On May 10, 2010, Barack Obama nominated leftist Elena Kagan to replace retiring Associate Justice John Paul Stevens. That was a midterm election year when Democrats were anticipating (and were handed) significant losses in the House and Senate. She was confirmed ahead of that midterm election by the Democrat-controlled Senate and assumed office August 6, 2010.
So a Senate confirmation of a nominee in a midterm election year violates no rules or traditions.
In 2013, then-Senate Majority Leader Harry Reid set another precedent, invoking the so-called “nuclear option” rule change to end the filibuster for judicial nominees — the only way he was going to get Obama’s nominees past Republicans with such a thin Democrat Senate margin.
At the time, McConnell actually warned Reid that his “simple majority vote” precedent would come back to haunt him. “You’ll regret this, and you may regret this a lot sooner than you think,” declared McConnell. And in 2017, it certainly did come back around, with the Trump nomination and Republican Senate appointment of Neil Gorsuch, after Trump’s unanticipated election.
For his part, McConnell will go down in history as the most consequential Senate leader in the early 21st century.
While Donald Trump is again pleading for an end of the legislative filibuster, McConnell says, “The votes aren’t there to change it. They just aren’t there. … I don’t think the legislative filibuster, which has been around for a long time, is a problem. And it does, I think, generate on many occasions kind of a bipartisan solution, and I don’t think that’s always bad for the country.”
Republicans will likely affirm Trump’s Supreme Court nominee ahead the Court’s next term in October.
But that is going to be a rallying call for both Republicans and Democrats.
In my morning (mourning in this case) fundraising appeal from DNC Chairman Tom Perez, he exclaims, “If there was ever any question whether the November elections would be the most important of our lifetime, Justice Kennedy’s retirement from the Supreme Court should remove all doubt. There’s never been a more important moment to show you stand with Democrats.”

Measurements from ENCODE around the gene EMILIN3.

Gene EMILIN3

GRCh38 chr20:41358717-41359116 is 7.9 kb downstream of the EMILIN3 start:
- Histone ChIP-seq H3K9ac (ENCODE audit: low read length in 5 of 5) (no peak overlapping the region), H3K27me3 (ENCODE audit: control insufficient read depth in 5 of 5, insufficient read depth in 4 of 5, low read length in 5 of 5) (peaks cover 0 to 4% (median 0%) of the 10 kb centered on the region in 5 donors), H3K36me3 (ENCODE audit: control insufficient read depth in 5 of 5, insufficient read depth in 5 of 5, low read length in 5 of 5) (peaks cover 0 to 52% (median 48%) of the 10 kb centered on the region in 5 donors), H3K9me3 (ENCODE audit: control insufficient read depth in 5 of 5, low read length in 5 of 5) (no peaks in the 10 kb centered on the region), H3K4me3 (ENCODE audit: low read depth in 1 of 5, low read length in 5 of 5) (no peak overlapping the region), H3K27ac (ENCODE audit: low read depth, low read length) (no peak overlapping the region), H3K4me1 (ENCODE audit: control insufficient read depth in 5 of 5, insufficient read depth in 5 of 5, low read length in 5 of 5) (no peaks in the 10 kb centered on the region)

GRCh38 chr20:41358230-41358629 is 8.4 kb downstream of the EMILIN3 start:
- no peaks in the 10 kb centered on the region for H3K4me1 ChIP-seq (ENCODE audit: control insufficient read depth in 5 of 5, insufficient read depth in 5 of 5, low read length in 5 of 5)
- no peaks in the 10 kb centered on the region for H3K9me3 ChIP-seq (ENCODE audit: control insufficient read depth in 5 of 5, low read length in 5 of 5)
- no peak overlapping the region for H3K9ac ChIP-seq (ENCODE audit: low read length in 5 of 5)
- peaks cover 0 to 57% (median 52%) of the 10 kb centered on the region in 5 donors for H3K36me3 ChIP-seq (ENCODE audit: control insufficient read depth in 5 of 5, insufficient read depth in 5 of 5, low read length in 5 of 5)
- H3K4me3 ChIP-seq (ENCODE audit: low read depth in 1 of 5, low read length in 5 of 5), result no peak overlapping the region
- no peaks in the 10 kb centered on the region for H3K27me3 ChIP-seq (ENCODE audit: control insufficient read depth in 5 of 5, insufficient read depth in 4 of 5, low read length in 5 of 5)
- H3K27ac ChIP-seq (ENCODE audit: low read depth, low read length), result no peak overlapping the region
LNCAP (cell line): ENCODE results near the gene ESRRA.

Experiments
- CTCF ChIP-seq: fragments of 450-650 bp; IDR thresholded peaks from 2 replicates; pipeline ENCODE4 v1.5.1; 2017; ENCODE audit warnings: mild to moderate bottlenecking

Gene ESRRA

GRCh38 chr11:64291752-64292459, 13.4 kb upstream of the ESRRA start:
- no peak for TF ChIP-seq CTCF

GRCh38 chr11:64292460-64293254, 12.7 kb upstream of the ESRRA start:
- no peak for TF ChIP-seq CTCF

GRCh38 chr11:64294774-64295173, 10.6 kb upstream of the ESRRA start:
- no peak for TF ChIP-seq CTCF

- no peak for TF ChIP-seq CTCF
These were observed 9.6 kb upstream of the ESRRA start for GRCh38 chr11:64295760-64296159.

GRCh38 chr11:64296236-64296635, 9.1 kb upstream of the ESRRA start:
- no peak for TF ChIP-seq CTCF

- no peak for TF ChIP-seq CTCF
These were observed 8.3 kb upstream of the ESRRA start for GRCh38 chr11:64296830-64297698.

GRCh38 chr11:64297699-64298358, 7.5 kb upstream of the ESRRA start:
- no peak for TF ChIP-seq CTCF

And in case you were wondering, Perez went on to outline the Demos’ 2018 midterm strategy hot buttons: “If you believe in a woman’s right to choose and a worker’s right to bargain, health care is a right for all, a Muslim ban is fundamentally un-American, equality for LGBTQ people, Dreamers should be able to stay, climate change is an urgent threat to our economy, our environment, and our children’s future, we should make it easier for people to vote, not harder, help elect Democrats in November.”
Fortunately for Republicans, 10 Democrat senators are defending seats in states that Trump won in 2016, and for some, that will soften their lockstep vote on Trump’s nominee.
One of America’s most beloved authors, who is widely credited with leading the development of children’s literature, has had her name removed from an award that was created in her honor 65 years ago. The Association for Library Services to Children (ALSC) recently decided that Laura Ingalls Wilder’s writing expressed “anti-native” and “anti-black” sentiments and therefore her name must be expunged. A statement on the ALSC website reads, “This decision was made in consideration of the fact that Wilder’s legacy, as represented by her body of work, includes expressions of stereotypical attitudes inconsistent with ALSC’s core values of inclusiveness, integrity and respect, and responsiveness.”
Once again the specter of the Left’s politically correct intolerance is raised in opposition to the history and unique experiences of Americans and to purge any vestiges of appreciation or celebration of those historical perspectives. Wilder wrote of her childhood and her experiences, but she was no racist. The irony here is that in the name of “inclusiveness” the ALSC is excluding any portrayals of America’s past that it finds offensive. And the saddest part is the fact that the ALSC seems unwilling to recognize the fact that characters in Wilder’s beloved novels are themselves seeking to understand and navigate an ever-changing and developing world.
Oh, and by the way, these are the same librarians indoctrinating young children with books about “two mommies” and the like.